Tai chi exercise for patients with chronic obstructive pulmonary disease: a pilot study.

Author: Yeh GY, Roberts DH, Wayne PM, Davis RB, Quilty MT, Phillips RS.
Division for Research and Education in Complementary and Integrative Medical Therapies, Osher Research Center, Harvard Medical School, 401 Park Drive, Suite 22A, Boston MA 02215. gyeh@hms.harvard.edu.
Conference/Journal: Respir Care
Date published: 2010 Nov
Other: Volume ID: 55 , Issue ID: 11 , Pages: 1475-82 , Word Count: 250

OBJECTIVE: To determine the feasibility of a randomized controlled trial of the effect of a tai chi program on quality of life and exercise capacity in patients with COPD.

METHODS: We randomized 10 patients with moderate to severe COPD to 12 weeks of tai chi plus usual care (n = 5) or usual care alone (n = 5). The tai chi training consisted of a 1-hour class, twice weekly, that emphasized gentle movement, relaxation, meditation, and breathing techniques. Exploratory outcomes included disease-specific symptoms and quality-of-life, exercise capacity, pulmonary function tests, mood, and self-efficacy. We also conducted qualitative interviews to capture patient narratives regarding their experience with tai chi.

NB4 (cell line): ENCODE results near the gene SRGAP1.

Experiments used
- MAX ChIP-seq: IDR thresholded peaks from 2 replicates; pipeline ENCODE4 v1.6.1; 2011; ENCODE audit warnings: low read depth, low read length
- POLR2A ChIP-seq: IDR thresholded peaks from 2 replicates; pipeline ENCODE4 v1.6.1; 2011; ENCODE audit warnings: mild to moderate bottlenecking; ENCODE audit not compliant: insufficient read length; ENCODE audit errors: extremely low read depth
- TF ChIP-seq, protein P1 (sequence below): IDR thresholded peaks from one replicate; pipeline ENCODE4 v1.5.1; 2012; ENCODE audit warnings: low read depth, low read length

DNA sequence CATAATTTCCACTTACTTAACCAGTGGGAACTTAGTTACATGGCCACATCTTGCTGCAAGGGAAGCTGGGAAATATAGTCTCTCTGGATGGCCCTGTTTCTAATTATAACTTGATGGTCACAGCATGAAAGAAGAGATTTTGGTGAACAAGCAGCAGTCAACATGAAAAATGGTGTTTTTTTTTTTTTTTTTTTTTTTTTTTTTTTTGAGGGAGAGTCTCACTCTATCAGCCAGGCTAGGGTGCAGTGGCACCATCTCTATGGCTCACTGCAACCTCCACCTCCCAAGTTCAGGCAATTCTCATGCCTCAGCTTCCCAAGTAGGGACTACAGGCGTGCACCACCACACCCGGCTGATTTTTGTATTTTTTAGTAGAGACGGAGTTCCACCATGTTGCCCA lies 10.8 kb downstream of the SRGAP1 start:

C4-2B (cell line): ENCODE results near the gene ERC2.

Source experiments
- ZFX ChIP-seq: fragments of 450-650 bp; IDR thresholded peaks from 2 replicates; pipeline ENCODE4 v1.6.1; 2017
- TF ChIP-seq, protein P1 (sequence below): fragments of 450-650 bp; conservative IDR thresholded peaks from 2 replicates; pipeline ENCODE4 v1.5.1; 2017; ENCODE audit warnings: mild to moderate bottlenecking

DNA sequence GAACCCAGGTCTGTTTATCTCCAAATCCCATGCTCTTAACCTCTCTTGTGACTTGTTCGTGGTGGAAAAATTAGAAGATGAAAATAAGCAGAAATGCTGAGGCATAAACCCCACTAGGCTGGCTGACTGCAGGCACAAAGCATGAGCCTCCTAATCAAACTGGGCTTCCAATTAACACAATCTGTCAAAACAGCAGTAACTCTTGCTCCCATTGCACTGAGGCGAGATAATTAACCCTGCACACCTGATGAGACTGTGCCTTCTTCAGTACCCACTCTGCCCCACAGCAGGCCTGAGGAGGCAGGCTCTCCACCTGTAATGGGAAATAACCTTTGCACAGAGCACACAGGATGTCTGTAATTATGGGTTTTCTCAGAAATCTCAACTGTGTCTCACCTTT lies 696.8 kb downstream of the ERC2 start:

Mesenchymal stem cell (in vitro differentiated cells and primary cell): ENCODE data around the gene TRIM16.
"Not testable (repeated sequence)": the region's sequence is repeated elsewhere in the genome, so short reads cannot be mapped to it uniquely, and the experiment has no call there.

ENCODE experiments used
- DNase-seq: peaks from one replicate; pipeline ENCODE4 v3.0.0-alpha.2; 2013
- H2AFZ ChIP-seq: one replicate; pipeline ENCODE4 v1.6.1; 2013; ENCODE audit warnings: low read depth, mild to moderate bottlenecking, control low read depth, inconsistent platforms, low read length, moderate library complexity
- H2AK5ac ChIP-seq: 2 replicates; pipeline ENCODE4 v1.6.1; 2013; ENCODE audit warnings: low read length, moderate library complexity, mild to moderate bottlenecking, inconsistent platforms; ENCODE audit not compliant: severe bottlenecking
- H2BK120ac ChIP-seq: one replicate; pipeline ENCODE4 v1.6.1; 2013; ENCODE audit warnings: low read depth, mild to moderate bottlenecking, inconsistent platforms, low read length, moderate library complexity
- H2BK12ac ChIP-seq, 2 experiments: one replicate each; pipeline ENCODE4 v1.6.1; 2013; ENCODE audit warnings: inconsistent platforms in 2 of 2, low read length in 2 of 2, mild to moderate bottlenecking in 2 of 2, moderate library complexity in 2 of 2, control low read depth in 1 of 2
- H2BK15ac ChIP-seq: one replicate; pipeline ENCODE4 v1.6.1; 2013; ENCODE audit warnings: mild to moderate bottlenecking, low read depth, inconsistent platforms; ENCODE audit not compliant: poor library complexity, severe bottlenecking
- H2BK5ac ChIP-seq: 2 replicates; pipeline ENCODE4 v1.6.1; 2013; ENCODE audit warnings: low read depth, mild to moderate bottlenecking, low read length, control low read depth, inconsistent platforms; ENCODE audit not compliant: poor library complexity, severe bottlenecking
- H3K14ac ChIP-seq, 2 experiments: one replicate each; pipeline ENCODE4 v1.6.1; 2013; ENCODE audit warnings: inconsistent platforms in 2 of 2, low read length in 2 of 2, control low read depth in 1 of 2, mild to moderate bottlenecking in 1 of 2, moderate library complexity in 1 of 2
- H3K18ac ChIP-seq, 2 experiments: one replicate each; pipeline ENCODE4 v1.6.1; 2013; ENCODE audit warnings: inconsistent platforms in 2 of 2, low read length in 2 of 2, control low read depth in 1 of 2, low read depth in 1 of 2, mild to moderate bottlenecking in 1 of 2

RESULTS: The patients were willing to be randomized. Among 4 of the 5 patients in the intervention group, adherence to the study protocol was excellent. The cohort's baseline mean ± SD age, percent-of-predicted FEV(1), and ratio of FEV(1) to forced vital capacity were 66 ± 6 y, 50 ± 12%, and 0.63 ± 0.14, respectively. At 12 weeks there was significant improvement in Chronic Respiratory Questionnaire score among the tai chi participants (1.4 ± 1.1), compared to the usual-care group (-0.1 ± 0.4) (P = .03). There were nonsignificant trends toward improvement in 6-min walk distance (55 ± 47 vs -13 ± 64 m, P = .09), Center for Epidemiologic Studies Depression Scale (-9.0 ± 9.1 vs -2.8 ± 4.3, P = .20), and University of California, San Diego Shortness of Breath score (-7.8 ± 3.5 vs -1.2 ± 11, P = .40). There were no significant changes in either group's peak oxygen uptake.

CONCLUSIONS: A randomized controlled trial of tai chi is feasible in patients with moderate to severe COPD. Tai chi exercise as an adjunct to standard care warrants further investigation. (ClinicalTrials.gov registration CT01007903).